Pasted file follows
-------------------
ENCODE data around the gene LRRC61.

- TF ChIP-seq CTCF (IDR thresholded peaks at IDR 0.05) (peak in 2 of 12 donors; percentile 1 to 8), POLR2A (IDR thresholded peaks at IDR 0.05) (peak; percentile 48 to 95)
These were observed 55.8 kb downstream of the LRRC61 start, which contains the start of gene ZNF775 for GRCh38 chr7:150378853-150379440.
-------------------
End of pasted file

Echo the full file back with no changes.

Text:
ENCODE data around the gene LRRC61.

- TF ChIP-seq CTCF (IDR thresholded peaks at IDR 0.05) (peak in 2 of 12 donors; percentile 1 to 8), POLR2A (IDR thresholded peaks at IDR 0.05) (peak; percentile 48 to 95)
These were observed 55.8 kb downstream of the LRRC61 start, which contains the start of gene ZNF775 for GRCh38 chr7:150378853-150379440.